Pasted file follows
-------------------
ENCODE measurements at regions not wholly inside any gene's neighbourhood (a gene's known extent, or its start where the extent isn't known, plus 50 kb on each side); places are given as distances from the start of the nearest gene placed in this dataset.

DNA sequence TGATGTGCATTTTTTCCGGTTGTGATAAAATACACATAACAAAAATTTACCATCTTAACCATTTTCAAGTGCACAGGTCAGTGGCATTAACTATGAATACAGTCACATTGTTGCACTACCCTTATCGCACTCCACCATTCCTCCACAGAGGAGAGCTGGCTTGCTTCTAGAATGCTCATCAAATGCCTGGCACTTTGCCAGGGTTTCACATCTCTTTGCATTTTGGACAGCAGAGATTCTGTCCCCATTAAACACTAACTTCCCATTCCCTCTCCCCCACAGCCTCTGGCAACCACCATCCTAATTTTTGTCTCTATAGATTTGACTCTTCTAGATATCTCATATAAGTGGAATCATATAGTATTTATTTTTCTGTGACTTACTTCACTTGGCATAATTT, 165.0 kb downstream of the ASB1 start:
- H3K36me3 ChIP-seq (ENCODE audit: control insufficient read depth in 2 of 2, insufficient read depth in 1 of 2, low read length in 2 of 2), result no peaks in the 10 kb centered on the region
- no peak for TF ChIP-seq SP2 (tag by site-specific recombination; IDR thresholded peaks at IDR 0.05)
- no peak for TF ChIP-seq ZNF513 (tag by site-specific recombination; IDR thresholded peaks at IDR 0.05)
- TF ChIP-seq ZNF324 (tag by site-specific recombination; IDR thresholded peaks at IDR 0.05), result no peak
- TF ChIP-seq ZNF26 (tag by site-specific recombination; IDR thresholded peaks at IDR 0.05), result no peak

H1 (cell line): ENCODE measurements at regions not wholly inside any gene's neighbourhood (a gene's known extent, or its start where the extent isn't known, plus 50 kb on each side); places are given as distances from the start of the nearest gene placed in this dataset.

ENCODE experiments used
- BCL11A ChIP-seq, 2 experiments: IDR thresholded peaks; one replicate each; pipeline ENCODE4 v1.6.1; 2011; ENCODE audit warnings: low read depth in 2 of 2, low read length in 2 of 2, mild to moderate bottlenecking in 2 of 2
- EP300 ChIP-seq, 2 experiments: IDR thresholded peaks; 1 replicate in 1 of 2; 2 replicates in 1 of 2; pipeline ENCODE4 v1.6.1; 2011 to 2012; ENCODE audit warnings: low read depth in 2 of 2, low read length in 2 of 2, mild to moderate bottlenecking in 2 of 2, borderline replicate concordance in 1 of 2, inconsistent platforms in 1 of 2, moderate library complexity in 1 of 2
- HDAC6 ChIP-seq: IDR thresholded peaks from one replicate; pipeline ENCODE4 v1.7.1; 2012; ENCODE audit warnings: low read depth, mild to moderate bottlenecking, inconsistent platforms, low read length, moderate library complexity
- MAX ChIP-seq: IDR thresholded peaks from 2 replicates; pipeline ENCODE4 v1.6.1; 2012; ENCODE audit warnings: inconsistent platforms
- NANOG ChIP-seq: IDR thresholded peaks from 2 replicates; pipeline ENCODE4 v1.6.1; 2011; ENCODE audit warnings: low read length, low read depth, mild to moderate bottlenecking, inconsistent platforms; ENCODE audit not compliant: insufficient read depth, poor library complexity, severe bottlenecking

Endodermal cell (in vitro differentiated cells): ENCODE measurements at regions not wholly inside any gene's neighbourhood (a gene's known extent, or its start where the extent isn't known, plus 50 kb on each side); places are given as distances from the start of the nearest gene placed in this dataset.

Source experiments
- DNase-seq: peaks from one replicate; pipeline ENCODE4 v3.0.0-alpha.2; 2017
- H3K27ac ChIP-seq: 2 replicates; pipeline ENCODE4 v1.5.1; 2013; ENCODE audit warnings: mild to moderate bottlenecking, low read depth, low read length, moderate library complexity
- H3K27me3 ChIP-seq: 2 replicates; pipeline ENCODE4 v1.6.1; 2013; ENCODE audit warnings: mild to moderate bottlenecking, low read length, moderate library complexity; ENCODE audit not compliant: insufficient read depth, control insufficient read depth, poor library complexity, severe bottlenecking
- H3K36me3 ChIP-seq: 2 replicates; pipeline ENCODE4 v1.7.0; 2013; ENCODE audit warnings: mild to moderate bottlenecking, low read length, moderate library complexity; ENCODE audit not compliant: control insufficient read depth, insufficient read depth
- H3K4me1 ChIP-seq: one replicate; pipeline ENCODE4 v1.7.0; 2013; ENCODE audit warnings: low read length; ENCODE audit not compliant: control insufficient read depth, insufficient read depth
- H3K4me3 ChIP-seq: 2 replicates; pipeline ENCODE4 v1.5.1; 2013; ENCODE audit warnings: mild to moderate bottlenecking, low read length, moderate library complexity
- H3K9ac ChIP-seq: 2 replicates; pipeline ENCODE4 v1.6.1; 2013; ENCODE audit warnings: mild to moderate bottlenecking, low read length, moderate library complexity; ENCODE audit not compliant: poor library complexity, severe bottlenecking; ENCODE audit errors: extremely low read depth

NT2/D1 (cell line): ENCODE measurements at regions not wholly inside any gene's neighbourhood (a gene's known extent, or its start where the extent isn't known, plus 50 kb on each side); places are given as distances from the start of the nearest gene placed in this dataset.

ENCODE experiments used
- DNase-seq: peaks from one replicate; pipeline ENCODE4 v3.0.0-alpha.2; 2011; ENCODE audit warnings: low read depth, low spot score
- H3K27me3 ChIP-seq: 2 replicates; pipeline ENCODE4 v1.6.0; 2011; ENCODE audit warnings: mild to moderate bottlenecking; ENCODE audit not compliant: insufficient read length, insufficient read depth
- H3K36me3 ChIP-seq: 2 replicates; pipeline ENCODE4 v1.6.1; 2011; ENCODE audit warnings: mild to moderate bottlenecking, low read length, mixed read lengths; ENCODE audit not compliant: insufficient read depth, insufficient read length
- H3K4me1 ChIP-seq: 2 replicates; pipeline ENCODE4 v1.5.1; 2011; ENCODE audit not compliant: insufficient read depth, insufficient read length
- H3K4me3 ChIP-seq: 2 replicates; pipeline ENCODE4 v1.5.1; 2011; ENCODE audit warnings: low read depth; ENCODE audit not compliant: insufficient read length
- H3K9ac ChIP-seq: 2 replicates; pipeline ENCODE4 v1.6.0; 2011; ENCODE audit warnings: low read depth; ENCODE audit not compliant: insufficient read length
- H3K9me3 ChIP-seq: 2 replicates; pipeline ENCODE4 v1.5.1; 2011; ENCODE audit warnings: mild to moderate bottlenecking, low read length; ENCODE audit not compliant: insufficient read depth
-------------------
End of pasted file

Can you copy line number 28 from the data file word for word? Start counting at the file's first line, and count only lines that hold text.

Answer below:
- H3K36me3 ChIP-seq: 2 replicates; pipeline ENCODE4 v1.6.1; 2011; ENCODE audit warnings: mild to moderate bottlenecking, low read length, mixed read lengths; ENCODE audit not compliant: insufficient read depth, insufficient read length